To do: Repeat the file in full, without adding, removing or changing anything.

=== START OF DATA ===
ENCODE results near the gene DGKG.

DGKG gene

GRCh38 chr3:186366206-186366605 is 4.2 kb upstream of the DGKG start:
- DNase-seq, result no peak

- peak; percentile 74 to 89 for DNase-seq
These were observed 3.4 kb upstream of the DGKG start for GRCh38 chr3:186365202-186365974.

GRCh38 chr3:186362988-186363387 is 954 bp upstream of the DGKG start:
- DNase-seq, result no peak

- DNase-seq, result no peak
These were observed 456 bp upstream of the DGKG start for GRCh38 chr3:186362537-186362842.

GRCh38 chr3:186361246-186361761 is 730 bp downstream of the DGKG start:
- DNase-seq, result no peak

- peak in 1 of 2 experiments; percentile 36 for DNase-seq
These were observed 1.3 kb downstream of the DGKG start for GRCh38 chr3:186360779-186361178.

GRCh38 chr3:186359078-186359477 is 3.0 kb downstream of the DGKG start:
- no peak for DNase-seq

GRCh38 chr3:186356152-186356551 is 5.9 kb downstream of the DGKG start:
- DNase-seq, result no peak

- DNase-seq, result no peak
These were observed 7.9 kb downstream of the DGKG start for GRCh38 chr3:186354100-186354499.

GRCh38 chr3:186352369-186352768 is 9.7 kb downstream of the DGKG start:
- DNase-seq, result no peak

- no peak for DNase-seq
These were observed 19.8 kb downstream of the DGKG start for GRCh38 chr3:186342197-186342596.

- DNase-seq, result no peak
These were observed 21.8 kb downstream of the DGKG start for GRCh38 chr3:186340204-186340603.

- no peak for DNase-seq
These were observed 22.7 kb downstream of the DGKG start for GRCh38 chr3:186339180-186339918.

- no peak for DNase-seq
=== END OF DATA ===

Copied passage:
ENCODE results near the gene DGKG.

DGKG gene

GRCh38 chr3:186366206-186366605 is 4.2 kb upstream of the DGKG start:
- DNase-seq, result no peak

- peak; percentile 74 to 89 for DNase-seq
These were observed 3.4 kb upstream of the DGKG start for GRCh38 chr3:186365202-186365974.

GRCh38 chr3:186362988-186363387 is 954 bp upstream of the DGKG start:
- DNase-seq, result no peak

- DNase-seq, result no peak
These were observed 456 bp upstream of the DGKG start for GRCh38 chr3:186362537-186362842.

GRCh38 chr3:186361246-186361761 is 730 bp downstream of the DGKG start:
- DNase-seq, result no peak

- peak in 1 of 2 experiments; percentile 36 for DNase-seq
These were observed 1.3 kb downstream of the DGKG start for GRCh38 chr3:186360779-186361178.

GRCh38 chr3:186359078-186359477 is 3.0 kb downstream of the DGKG start:
- no peak for DNase-seq

GRCh38 chr3:186356152-186356551 is 5.9 kb downstream of the DGKG start:
- DNase-seq, result no peak

- DNase-seq, result no peak
These were observed 7.9 kb downstream of the DGKG start for GRCh38 chr3:186354100-186354499.

GRCh38 chr3:186352369-186352768 is 9.7 kb downstream of the DGKG start:
- DNase-seq, result no peak

- no peak for DNase-seq
These were observed 19.8 kb downstream of the DGKG start for GRCh38 chr3:186342197-186342596.

- DNase-seq, result no peak
These were observed 21.8 kb downstream of the DGKG start for GRCh38 chr3:186340204-186340603.

- no peak for DNase-seq
These were observed 22.7 kb downstream of the DGKG start for GRCh38 chr3:186339180-186339918.

- no peak for DNase-seq